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GIUSEPPE ROSATO'S LOCKING HORNS

THAILAND | Monday, 31 December 2007 | Views [2686] | Comments [1]

The winner

The winner

Bullfighting generates heated controversies in many areas of the world, including Thailand where the Asian style Bull-Fighting is popular. This variation from the "classic Spanish bullfighting”, is the clash between two bulls and, there is no matador. During the fight, specially trained bulls lock horns until one decides to quit and runs away. Each bout has no fixed duration and can last from a few minutes to hours. Love it or hate it, bullfighting is an important tradition and cultural event that takes place in the country and I decided to give it full coverage so as to bring this event to light. A midday sun shone in the Songkla province as I stared at the huge beasts in front of me. They weren’t particularly angry, pawing the ground or snorting, nevertheless, they were bulls and I was in the arena with them driven by a sense of capture a thrill – of or from the event, I am not quite sure now. Anyhow, I headed out from Songkla town to the Na Thawi District on the first Sunday of August intending to obtain full coverage of ‘the Asian-style Bullfighting’ so popular in this province, when I was diverted by resourceful locals to another arena in Ban Kluang Mit – within the Chalong district. A 100 baths ticket earned me an entry to the stands and my fervor won me a hot spot right inside the dusty saffron colored arena. An increasing curiosity but acceptance, descended on the auditorium as I was obliviously farang and the only one taking pictures of event. The crowd and the arena were still warming up .The air was charged with infectious vibes. As the bulls, led by their owners, made their entrance into the ring, the atmosphere shivered with high voltage; the crowd became tangible with excitement. As I tried to move closer to the bulls I was asked to move to the edges of the ring and to maintain a safe distance. Hundreds of kilos of muscles, rippling with testosterone concentrated into two gleaming and frightening sharp horns, occupied the arena. The bulls were then taken to different sides of the ring and their faces, necks, and horns smeared with smashed bananas in preparation for the fight - apparently this is to disguise the age of bull to its opponent. If a bull senses the opponent to be an elder, it will refuse to fight as a sign of respect. They were next brought face to face in the center of ring and… finally, pitted against each other to lock horns. The animal’s survival and territorial instincts unavoidably kicked in - the wrestle had begun! The presence of playful smiling kids and wise elderly women watching the fight reassured me of the traditional status of the sport and contradicted somehow the rumor that the bout is back staged by betting fanatical or “backstage matadors” as some critics had called them. . By now the sun had begun beating mercilessly, still the two bulls locked horns unwilling to concede defeat. This somehow made the audience burning to oblivious excitement at times and sheer suspense on other. After - what seemed - an eternity, one bull – suddenly - turned tail and beat a hasty retreat. It had been an awe-inspiring fight, judging from the way the winning bull was cheered by the crowd. On his parade around the ring, I quickly hopped over the wood fence into the outer ring. By some twist of fate the winning wrestler came closer for my final shot: crimson blood covered his massive neck bristled with powerful horns. Minutes later the owners secured the beast with a rope and proceeded to mollycoddle him, feeding him bananas, patting him and washing his bleeding wounds down with buckets of water. His star status was further enhanced by red woollen caps, resembling baby mitts, pulled over his horns. It was time for me to move on; stepping out of the stadium, I bumped in to a large crowd gathered around another bull sizing him up for his potential to win the next fight and obviously looking forward to the next outcome.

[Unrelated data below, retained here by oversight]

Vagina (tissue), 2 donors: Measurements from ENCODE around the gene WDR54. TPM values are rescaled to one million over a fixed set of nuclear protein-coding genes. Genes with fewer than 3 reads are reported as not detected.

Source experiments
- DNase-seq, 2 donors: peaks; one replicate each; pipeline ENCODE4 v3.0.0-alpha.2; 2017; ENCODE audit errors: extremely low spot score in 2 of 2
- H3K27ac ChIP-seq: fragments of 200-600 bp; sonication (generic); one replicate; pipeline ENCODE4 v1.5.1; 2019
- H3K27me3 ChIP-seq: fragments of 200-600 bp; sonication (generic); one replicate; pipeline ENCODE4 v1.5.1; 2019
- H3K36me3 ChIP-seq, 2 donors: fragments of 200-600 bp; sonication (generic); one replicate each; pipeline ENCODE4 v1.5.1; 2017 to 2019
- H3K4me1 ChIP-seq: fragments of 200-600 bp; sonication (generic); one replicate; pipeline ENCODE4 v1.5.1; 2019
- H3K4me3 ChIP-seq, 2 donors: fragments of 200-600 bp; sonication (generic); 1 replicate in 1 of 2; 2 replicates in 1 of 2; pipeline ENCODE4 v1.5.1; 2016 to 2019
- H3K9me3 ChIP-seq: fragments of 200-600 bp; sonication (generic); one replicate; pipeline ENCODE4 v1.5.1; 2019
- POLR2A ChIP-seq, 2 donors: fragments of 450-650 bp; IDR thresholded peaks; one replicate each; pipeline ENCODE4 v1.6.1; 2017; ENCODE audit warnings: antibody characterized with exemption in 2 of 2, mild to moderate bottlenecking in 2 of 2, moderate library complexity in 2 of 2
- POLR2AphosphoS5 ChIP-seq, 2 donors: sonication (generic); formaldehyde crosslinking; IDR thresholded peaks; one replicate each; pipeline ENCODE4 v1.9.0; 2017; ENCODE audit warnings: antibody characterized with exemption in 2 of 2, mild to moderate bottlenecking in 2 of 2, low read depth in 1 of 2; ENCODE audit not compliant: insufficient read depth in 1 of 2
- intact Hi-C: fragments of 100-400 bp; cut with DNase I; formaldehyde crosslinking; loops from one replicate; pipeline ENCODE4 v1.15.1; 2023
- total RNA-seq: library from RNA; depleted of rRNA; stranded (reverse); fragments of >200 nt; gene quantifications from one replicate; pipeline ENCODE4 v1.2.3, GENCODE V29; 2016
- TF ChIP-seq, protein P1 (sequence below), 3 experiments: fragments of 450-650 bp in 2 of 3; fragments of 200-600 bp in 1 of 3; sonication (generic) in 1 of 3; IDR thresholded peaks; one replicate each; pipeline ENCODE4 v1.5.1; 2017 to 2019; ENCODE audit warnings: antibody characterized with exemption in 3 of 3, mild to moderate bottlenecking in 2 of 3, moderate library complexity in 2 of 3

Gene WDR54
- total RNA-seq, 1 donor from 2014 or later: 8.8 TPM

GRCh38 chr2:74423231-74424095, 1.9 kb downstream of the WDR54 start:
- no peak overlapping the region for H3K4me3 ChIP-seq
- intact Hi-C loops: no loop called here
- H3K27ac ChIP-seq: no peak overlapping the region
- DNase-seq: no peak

Tags: adventures

Comments

1

Please send more photos of the bulls they are like the bulls we have in Bangladesh!! Bulls are really popular in Bangladesh...I have ten bulls myself!

  Mohib Ali Jul 22, 2008 6:45 AM

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